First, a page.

PDP leader and senior J&K minister Nayeem Akhtar has said that the PDP-BJP coalition government’s credibility has seriously suffered when “someone holding an important position” calls Kashmir a “war-like zone”. Calling the alliance “the last possible credible democratic experiment”, he says its failure may “consume” the PDP but it will be “a huge setback to the country”. In an interview to The Indian Express, Akhtar, a trusted aide of the late Mufti Mohammad Sayeed who currently holds the public works portfolio in the coalition government and is the state government’s official spokesperson, said “talks with Hurriyat” and New Delhi’s “measures to improve Indo-Pak relations” are essential component of the agenda of alliance between the two parties and “if it isn’t implemented, many generations will mourn” the chance missed.
Without naming Defence Minister Arun Jaitley who last month said “when you are in a war-like zone, we should allow our Army officers to take a decision”, Akhtar said: “There is no war-like situation in Kashmir. When someone holding an important position in the government says it is a war zone, what message are we sending? After two years in the government, we are saying it is a war zone, what is our legitimacy.’ “….Credibility of our government has suffered seriously because of such statements but it isn’t our loss only, it is not the loss of our party only, it isn’t the loss of J&K state only, it is the loss of the country as well.”
He said the PDP’s alliance with BJP “is the last possible credible democratic experiment for many many years”. “If it fails, nothing else is likely to succeed in the present scenario. And if it collapses, it would not be a problem only for PDP or Kashmir, its failure is going to be a huge setback for the country in finding a solution to its most intractable challenge. We may well get consumed in this but that might be a marginal cost only. We tried to create a middle space — the space is gone but the argument hasn’t gone,’’ he said.
“I am an Indian but people in Kashmir don’t feel that way. And we aren’t responsible for this sentiment. We inherited it. It began when Nehru jailed Sheikh Abdullah (in 1953). That has been a legacy for all Prime Ministers.” Akhtar said the Kashmir “problem” could be resolved “only by acknowledging the idea of azadi and engaging in best democratic traditions with its proponents and convince them of a better idea that in our belief is the idea of India”. “Our agenda for alliance says everything — we haven’t shied away from anything. It doesn’t merely talk about talks with separatists, it is specific and names Hurriyat. It isn’t vague. It clearly asks for measures to improve relations between New Delhi and Islamabad. It has dealt with every contentious issue and projected a pragmatic view endorsed by both PDP and BJP. This is all out in open and it is an agreement between the coalition partners,’’ he said.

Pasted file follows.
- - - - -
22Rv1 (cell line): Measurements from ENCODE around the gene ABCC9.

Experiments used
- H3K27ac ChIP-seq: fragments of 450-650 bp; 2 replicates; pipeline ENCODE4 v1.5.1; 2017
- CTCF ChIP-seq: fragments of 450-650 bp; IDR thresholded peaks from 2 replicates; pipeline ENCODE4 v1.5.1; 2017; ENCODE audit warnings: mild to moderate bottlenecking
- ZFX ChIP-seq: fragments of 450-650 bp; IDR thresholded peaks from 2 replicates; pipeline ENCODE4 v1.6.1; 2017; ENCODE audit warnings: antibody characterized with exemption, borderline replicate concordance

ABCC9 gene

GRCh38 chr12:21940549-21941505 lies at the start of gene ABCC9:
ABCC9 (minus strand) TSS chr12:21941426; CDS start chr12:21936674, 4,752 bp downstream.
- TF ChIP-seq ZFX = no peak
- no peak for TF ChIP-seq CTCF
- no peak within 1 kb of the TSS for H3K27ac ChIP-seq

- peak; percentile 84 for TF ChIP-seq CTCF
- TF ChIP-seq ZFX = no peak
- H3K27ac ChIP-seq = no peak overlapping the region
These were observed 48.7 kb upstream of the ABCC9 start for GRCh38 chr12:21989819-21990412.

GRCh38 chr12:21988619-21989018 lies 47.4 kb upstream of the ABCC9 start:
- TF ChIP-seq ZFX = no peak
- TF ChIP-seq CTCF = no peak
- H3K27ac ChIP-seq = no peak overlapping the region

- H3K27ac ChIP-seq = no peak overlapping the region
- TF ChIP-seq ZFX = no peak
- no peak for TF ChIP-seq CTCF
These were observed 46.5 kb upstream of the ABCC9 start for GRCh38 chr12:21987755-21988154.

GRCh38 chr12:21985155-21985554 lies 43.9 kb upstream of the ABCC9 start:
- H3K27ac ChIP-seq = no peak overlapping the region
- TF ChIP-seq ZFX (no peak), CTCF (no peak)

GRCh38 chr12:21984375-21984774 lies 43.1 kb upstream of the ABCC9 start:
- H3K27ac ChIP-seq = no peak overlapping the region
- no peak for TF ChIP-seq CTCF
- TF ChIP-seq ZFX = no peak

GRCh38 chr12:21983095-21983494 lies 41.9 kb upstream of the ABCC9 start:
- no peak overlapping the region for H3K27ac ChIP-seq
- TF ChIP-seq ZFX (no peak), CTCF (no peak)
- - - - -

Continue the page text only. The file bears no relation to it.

Akhtar said that despite “harsh resistance”, the PDP had brought Prime Minister Narendra Modi to the same venue in Srinagar in 2015 where Atal Bihari Vajpayee had addressed people in 2003 and “created ripples across the sub-continent”. “The encore was the same but we didn’t see the results,’’ he said. Without naming the Army chief, Akhtar said: “The Army on the ground (in Kashmir) today is much more disciplined than the way its top brass is making it look like through its observations. It is sad.” He said “there is no viable alternative to talks and reconciliation… India can become great not by using coercive measures in Kashmir to suppress people but by understanding from history that it hasn’t ever worked.’’ Responding to a query on issues that can break the PDP’s coalition with the BJP, Akhtar said: “Our red line is known. For us, Article 370 and the special status (of J&K) that includes the State subject law is inviolable.”